- Luzuriaga K, McManus M, Catalina M, et al. Early therapy of vertical human immunodeficiency virus type 1 (HIV-1) infection: control of viral replication and absence of persistent HIV-1-specific immune responses. J Virol. 2000;74(15):6984-6991. Available at http://www.ncbi.nlm.nih.gov/pubmed/10888637.
- Ananworanich J, Puthanakit T, Suntarattiwong P, et al. Reduced markers of HIV persistence and restricted HIV-specific immune responses after early antiretroviral therapy in children. AIDS. 2014;28(7):1015-1020. Available at http://www.ncbi.nlm.nih.gov/pubmed/24384692.
- Bitnun A, Samson L, Chun TW, et al. Early initiation of combination antiretroviral therapy in HIV-1-infected newborns can achieve sustained virologic suppression with low frequency of CD4+ T cells carrying HIV in peripheral blood. Clin Infect Dis. 2014;59(7):1012-1019. Available at http://www.ncbi.nlm.nih.gov/pubmed/24917662.
- Payne H, Mkhize N, Otwombe K, et al. Reactivity of routine HIV antibody tests in children who initiated antiretroviral therapy in early infancy as part of the Children with HIV Early Antiretroviral Therapy (CHER) trial: a retrospective analysis. Lancet Infect Dis. 2015;15(7):803-809. Available at http://www.ncbi.nlm.nih.gov/pubmed/26043884.
- Kuhn L, Schramm DB, Shiau S, et al. Young age at start of antiretroviral therapy and negative HIV antibody results in HIV-infected children when suppressed. AIDS. 2015;29(9):1053-1060. Available at http://www.ncbi.nlm.nih.gov/pubmed/25870988.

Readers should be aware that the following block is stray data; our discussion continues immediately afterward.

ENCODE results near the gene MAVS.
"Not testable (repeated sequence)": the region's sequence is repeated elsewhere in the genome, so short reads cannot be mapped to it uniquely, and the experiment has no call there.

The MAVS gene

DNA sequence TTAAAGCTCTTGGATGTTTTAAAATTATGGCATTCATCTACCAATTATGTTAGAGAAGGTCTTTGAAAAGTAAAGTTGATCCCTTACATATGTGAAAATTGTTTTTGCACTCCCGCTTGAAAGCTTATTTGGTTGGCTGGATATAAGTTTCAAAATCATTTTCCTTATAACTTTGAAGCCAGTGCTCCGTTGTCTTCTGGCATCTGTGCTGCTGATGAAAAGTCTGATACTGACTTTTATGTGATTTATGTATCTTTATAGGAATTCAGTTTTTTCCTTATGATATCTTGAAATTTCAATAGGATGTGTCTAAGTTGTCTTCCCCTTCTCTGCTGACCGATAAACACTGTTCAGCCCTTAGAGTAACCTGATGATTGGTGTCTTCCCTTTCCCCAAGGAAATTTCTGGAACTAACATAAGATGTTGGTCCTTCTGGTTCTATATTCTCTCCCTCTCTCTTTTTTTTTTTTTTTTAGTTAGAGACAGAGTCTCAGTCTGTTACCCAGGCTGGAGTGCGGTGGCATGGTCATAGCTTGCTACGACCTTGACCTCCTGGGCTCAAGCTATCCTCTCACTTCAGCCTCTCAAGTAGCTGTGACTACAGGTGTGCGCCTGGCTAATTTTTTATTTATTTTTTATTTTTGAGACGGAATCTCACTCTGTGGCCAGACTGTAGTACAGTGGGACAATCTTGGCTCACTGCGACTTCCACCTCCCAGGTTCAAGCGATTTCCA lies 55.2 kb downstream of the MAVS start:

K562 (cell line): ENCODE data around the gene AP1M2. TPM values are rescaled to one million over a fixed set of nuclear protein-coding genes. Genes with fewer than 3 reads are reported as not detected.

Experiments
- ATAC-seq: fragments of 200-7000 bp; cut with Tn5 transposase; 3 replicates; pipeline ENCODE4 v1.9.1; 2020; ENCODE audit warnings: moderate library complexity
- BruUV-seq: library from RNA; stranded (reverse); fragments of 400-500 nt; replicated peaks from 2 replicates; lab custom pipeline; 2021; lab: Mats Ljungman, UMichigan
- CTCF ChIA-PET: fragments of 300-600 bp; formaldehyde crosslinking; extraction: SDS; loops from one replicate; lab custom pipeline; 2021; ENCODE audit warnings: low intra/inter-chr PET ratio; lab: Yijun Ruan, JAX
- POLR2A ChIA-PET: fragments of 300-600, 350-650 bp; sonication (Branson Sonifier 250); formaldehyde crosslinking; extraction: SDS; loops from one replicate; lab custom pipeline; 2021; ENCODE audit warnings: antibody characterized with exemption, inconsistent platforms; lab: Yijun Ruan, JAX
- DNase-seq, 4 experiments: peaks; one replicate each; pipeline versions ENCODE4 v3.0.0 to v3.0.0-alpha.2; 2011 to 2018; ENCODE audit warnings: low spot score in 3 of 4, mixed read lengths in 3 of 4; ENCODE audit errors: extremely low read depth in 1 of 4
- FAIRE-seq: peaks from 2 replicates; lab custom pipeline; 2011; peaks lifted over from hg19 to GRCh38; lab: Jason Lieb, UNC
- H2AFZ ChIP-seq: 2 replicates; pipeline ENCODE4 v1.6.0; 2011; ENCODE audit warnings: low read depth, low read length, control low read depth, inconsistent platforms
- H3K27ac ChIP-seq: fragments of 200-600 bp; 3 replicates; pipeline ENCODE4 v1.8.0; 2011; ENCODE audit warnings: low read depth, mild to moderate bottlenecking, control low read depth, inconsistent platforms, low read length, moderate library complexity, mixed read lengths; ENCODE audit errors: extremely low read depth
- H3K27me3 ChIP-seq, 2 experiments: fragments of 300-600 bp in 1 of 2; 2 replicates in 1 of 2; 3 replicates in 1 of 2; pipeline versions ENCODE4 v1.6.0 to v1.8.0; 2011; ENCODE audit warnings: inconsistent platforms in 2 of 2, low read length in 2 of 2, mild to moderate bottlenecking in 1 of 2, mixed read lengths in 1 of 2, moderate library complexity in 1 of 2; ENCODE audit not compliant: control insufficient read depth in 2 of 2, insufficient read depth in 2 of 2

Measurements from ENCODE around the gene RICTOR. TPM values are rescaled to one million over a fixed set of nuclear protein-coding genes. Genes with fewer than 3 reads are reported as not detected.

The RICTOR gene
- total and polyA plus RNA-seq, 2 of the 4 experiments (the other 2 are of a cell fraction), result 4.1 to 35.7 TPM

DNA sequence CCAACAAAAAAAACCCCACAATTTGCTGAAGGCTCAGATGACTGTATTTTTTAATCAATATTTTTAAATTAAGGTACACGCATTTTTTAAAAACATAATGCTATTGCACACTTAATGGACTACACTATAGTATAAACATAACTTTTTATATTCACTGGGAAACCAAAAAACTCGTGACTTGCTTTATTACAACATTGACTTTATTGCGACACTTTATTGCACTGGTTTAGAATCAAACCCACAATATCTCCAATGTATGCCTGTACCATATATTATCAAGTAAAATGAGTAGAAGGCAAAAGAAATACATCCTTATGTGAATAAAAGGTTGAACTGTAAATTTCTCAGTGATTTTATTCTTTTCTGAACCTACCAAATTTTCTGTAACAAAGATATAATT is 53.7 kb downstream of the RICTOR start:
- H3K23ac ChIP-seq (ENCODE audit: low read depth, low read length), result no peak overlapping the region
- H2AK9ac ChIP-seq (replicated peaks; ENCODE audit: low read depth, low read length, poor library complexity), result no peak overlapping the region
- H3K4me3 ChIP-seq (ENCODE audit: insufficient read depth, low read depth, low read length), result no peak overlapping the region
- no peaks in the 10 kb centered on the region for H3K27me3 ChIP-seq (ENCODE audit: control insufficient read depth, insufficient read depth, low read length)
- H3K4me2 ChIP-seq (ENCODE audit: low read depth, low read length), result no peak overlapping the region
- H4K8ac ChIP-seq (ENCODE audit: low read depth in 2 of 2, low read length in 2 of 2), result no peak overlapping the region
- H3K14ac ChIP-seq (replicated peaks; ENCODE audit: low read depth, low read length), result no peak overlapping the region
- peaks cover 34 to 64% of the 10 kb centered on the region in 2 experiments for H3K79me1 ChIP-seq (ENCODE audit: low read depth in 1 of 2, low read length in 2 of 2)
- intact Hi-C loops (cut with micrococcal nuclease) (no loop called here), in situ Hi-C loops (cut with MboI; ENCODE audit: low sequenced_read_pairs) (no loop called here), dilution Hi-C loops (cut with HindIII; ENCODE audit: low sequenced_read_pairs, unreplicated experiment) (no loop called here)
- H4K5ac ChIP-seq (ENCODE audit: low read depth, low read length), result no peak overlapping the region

- Butler KM, Gavin P, Coughlan S, et al. Rapid viral rebound after 4 years of suppressive therapy in a seronegative HIV-1 infected infant treated from birth. Pediatr Infect Dis J. 2015;34(3):e48-51. Available at http://www.ncbi.nlm.nih.gov/pubmed/25742088.
- Persaud D, Siberry GK, Ahonkhai A, et al. Continued production of drug-sensitive human immunodeficiency virus type 1 in children on combination antiretroviral therapy who have undetectable viral loads. J Virol. 2004;78(2):968-979. Available at http://www.ncbi.nlm.nih.gov/pubmed/14694128.
- Chun TW, Justement JS, Murray D, et al. Rebound of plasma viremia following cessation of antiretroviral therapy despite profoundly low levels of HIV reservoir: implications for eradication. AIDS. 2010;24(18):2803-2808. Available at http://www.ncbi.nlm.nih.gov/pubmed/20962613.
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- Luzuriaga K, Gay H, Ziemniak C, et al. Viremic relapse after HIV-1 remission in a perinatally infected child. N Engl J Med. 2015;372(8):786-788. Available at http://www.ncbi.nlm.nih.gov/pubmed/25693029.
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- Chadwick EG, Capparelli EV, Yogev R, et al. Pharmacokinetics, safety and efficacy of lopinavir/ritonavir in infants less than 6 months of age: 24 week results. AIDS. 2008;22(2):249-255. Available at http://www.ncbi.nlm.nih.gov/pubmed/18097227.
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- McManus M, Mick E, Hudson R, et al. Early combination antiretroviral therapy limits exposure to HIV-1 replication and cell-associated HIV-1 DNA levels in infants. PLoS One. 2016;11(4):e0154391. Available at http://www.ncbi.nlm.nih.gov/pubmed/27104621.
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- Persaud D, Patel K, Karalius B, et al. Influence of age at virologic control on peripheral blood human immunodeficiency virus reservoir size and serostatus in perinatally infected adolescents. JAMA pediatrics. 2014;168(12):1138-1146. Available at http://www.ncbi.nlm.nih.gov/pubmed/25286283.